Cannes 2021: The feature debut of Somali-born Finnish director Khadar Ayderus Ahmed received warm applauses yesterday from the Cannes’ Critics’ Week live audience.
“It’s a filmmaker’s dream to be in Cannes with a first feature - I’m so happy and proud to be here” said Khadar Ayderus Ahmed, moved to tears in front of an audience of film lovers, family and friends.
The up-and-coming Finnish director was on stage to present his debut feature, together with lead actors Omar Abdi from Helsinki, Canadian model/actor Yasmin Warsame, producers Misha Jaari, Mark Lwoff and Risto Nikkilä from Bufo, French and German co-producers from Pyramide and Twenty Twenty Vision, as well as sales rep Orange Studio.
“This is a beautiful love story about being strong for the ones you love, filmed with a soft and sensitive camera work that celebrates the characters’ beauty and dignity,” said the Critics Week’s artistic director Charles Tesson, underlining the film’s poetry in his introductory speech.
Written and directed by Ayderus Ahmed, known for the short film The Night Thief (2017) and the screenplay for Juho Kuosmanen’s multi-awarded short film Citizens (2008), The Gravedigger’s Wife is the story of the gravedigger Guled, his wife Nasra and teenage son Mahad who live on the outskirts of Djibouti city. Guled struggles to make ends meet.
When the health of his beloved wife who suffers from chronic kidney problems, suddenly worsens, he goes on a quest to raise the money for an operation, a journey that take him back to his native village. But his return turns out to be more punishing than rewarding. Meanwhile the clever and resourceful Mahad also tries to earn money to save his mother.
The film’s top crew members include Finnish DoP Arttu Peltomaa (Thick Lashes of Lauri Mäntyvaara), production designer Antti Nikkinen (Peacemaker, Land of Hope), German editor Sebastian Thümler (Chiko) and Finnish-based French costume designer Anu Gould (Holy Motors).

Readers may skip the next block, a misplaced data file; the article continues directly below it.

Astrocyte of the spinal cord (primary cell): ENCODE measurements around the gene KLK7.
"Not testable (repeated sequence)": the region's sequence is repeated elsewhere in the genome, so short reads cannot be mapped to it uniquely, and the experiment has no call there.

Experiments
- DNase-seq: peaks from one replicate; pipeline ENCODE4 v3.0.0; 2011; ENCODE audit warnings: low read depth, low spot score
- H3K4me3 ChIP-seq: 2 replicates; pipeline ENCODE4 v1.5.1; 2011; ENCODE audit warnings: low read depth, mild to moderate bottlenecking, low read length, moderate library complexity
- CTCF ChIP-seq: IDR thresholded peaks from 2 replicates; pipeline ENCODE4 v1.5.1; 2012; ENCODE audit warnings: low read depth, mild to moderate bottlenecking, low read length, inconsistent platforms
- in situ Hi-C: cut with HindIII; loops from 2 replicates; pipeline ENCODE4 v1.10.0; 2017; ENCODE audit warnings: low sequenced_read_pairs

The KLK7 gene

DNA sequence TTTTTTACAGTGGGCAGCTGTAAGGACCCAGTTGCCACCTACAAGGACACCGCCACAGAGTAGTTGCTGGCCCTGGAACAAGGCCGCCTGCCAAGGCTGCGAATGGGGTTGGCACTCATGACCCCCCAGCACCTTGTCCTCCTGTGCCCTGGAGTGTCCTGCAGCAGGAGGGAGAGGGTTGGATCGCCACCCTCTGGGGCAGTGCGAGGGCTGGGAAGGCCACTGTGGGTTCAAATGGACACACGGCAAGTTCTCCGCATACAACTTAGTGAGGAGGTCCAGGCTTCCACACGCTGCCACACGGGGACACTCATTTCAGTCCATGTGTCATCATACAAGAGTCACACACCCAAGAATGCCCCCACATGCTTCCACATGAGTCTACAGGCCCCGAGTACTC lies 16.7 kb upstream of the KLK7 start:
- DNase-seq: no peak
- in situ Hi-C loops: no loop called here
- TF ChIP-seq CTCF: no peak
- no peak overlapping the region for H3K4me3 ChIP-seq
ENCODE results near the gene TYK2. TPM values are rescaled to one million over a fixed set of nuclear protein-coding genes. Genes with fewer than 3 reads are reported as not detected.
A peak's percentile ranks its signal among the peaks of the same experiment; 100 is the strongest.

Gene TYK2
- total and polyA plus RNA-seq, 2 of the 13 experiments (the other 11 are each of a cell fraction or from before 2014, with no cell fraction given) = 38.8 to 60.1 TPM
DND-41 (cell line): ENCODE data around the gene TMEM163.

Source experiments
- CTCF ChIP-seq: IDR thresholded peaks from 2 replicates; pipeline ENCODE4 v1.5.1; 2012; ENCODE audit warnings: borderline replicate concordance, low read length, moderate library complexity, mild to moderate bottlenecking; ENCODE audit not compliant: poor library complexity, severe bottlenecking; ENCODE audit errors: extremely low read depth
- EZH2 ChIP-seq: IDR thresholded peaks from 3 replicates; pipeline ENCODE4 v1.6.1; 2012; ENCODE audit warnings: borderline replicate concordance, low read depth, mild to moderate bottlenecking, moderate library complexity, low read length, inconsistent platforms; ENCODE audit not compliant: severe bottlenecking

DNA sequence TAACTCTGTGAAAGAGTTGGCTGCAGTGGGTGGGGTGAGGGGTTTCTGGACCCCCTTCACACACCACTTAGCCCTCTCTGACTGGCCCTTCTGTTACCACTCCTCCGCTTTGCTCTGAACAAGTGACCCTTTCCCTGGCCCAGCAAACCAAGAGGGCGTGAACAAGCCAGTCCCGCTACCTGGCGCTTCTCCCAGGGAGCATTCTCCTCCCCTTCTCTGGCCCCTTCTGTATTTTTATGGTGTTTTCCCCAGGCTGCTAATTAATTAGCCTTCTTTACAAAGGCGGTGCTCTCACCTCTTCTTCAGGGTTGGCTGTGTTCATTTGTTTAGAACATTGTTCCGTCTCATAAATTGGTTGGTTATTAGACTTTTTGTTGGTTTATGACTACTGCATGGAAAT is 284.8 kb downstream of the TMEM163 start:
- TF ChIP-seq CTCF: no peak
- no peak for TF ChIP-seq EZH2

The Gravedigger’s Wife opens new grounds for Finland as the first Finnish film shot entirely in Africa, spoken in Somali, and first ever film entry to the prestigious Critics Week.
The film was co-financed by ZDF, in collaboration with ARTE, Yle, support among others from the Finnish Film Foundation. The film will be released by B-Plan in Finland and Urban Distribution in France.
The Mogadishu-born Finnish director spoke to us yesterday from the Orange Studio terrace at 35 La Croisette in Cannes.
How does it feel to be in Cannes?
Khadar Ayderus Ahmed: It is any filmmakers’ dream to be in Cannes, especially at the Critics’ Week. I have to pinch myself… otherwise I would think it’s a dream. I am in Cannes with my mum and my brother. The rest of my family couldn’t come due to Covid. It’s insane to be here, especially after such a difficult year under the pandemic. I don’t know what to expect from the future but I’m really living in the moment!
When did you first dream of becoming a writer/director? Where does your interest in storytelling come from?
KAA: I was used to hearing stories from my grand-father when I was a child. Then I would tell the same stories to my friends. I started going to the cinema and absolutely loved it. I would watch Indian/Bollywood movies as these are hugely popular in Somalia. It’s only when I came to Finland -aged 16, as a refugee with my family, that I started watching US and other movies.
How did you become a filmmaker?
KAA: I didn’t succeed in getting into a film school, so I decided to take things into my own hands. I rented a small camera, lighting materials and filmed my family and friends. The first thing I really wanted to learn was how to write. I bought books about screenwriting by Syd Field and practiced a lot.